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By Arts News

High fantasy behind the Iron Curtain: Illustrations of The Hobbit from the Soviet Union in 1976

Soviet Hobbit

Ever since The Lord of The Rings (and later The Hobbit) hit the Big Screen, the world’s interpretation of J.R.R Tolkien’s Middle Earth has been unified in a way that it had never been before.

soviet hobbit

Check out these strange, brilliant illustrations of The Hobbit by a graduate of Soviet Academy of Fine Art in 1976.

Prior to 2001, visual representation of the books had been fragmented, dictated either by the imaginations of readers, or the myriad perspectives of illustrators who had their works published in various editions of the books.

One fascinating example of this is those of Mikhail Belomlinsky – a graduate of the revered St. Petersburg Academy of Fine Art who illustrated The Hobbit for the Detskaya Liretatura Publishing Company in 1976.

As one would expect, these illustrations from behind the Iron Curtain are a far stretch from what we’ve seen in Western editions of the book.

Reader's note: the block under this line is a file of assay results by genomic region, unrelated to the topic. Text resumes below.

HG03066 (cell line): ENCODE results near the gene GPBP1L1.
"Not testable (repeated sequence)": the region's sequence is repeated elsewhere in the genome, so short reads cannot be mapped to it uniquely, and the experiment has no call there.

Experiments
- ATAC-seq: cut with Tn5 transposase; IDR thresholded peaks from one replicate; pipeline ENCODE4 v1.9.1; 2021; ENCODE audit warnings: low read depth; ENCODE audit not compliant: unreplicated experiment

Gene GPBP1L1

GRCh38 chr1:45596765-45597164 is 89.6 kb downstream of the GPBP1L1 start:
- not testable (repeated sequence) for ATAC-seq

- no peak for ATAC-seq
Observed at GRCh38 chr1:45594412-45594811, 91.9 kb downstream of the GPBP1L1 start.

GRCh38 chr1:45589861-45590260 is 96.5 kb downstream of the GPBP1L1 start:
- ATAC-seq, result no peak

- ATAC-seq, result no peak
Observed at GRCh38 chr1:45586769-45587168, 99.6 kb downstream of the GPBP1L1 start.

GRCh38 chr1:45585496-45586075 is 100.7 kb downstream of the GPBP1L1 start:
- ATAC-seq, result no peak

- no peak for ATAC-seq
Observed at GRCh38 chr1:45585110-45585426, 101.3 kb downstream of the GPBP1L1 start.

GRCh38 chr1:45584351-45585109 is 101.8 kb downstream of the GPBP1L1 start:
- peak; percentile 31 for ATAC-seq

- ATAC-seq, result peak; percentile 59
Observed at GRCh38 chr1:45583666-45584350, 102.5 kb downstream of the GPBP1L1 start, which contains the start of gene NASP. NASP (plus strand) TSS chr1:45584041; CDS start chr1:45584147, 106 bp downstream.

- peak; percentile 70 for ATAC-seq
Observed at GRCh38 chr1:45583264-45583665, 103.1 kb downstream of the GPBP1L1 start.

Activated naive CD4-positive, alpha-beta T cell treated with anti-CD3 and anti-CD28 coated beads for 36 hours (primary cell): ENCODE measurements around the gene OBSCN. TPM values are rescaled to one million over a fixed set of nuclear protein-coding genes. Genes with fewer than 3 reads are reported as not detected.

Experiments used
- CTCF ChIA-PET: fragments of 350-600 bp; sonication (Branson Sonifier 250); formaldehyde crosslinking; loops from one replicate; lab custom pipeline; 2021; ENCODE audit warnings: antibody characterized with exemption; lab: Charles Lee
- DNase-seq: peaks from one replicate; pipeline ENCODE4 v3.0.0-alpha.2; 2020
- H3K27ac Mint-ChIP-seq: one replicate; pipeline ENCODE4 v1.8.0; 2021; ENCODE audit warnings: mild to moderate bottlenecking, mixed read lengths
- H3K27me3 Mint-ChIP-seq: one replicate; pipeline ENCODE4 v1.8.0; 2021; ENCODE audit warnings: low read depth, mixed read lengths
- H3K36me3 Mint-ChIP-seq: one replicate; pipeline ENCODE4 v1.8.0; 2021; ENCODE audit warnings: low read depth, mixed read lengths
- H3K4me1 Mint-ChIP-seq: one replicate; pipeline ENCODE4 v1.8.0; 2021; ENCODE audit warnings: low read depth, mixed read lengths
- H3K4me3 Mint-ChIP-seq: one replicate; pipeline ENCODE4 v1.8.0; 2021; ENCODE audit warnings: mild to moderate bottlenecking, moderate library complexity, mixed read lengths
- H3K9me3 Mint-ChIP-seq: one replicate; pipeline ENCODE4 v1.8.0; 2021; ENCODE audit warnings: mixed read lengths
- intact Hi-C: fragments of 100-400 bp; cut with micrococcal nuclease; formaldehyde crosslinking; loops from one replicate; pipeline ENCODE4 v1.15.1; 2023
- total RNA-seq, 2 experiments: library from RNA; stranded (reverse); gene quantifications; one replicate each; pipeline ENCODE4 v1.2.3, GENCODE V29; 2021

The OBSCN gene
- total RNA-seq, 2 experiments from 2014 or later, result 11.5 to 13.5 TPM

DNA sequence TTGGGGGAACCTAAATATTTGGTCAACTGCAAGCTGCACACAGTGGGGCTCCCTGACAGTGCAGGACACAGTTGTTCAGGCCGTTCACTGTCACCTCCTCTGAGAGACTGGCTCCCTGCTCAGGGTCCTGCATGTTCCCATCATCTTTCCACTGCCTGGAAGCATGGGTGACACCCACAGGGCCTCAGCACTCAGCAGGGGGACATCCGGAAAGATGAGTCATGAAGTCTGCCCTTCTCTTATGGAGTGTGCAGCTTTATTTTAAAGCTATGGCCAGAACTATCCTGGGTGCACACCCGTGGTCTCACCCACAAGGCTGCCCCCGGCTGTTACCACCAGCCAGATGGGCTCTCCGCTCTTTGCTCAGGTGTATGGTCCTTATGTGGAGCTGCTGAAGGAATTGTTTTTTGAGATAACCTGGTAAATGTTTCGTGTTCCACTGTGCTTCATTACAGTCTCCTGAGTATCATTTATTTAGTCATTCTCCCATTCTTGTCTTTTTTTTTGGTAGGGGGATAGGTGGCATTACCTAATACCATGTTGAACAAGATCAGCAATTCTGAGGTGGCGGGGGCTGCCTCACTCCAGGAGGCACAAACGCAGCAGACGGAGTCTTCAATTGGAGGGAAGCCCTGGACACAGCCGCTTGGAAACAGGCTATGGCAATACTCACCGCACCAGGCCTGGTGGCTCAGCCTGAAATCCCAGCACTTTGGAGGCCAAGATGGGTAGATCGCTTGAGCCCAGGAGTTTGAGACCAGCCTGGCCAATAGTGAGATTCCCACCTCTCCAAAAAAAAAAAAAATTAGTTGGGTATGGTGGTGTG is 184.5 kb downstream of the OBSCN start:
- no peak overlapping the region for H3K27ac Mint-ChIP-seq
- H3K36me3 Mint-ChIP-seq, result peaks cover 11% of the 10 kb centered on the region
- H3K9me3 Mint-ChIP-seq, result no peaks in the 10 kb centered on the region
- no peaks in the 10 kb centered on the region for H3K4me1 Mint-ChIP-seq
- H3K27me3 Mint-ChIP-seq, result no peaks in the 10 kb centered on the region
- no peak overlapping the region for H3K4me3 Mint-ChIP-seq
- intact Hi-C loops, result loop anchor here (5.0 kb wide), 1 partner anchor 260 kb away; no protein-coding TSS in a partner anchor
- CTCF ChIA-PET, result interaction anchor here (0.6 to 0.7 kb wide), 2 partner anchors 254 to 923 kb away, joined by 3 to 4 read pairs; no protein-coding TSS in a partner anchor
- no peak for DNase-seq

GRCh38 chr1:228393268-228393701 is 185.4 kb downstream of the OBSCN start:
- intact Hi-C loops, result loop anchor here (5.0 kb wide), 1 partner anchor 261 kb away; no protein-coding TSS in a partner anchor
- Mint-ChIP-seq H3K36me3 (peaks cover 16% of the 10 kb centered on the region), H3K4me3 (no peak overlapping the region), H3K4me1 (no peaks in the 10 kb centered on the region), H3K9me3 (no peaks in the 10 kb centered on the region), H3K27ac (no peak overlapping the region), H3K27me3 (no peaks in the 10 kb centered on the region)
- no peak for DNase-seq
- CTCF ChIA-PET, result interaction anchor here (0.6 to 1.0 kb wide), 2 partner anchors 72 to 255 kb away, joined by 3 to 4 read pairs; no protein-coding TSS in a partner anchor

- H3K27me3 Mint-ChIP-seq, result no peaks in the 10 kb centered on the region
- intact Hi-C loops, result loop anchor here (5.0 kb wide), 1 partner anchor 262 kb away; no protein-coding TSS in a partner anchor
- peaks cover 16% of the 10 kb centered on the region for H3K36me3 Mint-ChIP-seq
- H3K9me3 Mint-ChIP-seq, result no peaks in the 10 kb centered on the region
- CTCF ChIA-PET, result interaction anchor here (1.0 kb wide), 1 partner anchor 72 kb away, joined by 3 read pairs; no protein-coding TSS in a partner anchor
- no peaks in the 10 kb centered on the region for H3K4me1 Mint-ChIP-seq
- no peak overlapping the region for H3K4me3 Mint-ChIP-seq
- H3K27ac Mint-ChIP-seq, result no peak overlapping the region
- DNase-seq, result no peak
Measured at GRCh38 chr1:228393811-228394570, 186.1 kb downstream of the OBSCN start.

Apparently Belomlinsky based Bilbo on Soviet actor Yevgeniy Leonov who once narrated a Soviet version of Winnie The Pooh. Gandalf, Gollum and Smaug are all there too, charmingly drawn but also kind of bizarre. Bilbo legs are VERY hairy, and Gollum is more ghoulish that he’s depicted in the movies. Gandalf also looks like he’s smoked a little too much pipe weed – he is smiling ear to ear in pretty much every frame. Strange, but pretty awesome.

Check out a bunch of the larger illustrations below, and see more here via Mashable.









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October 30, 2017

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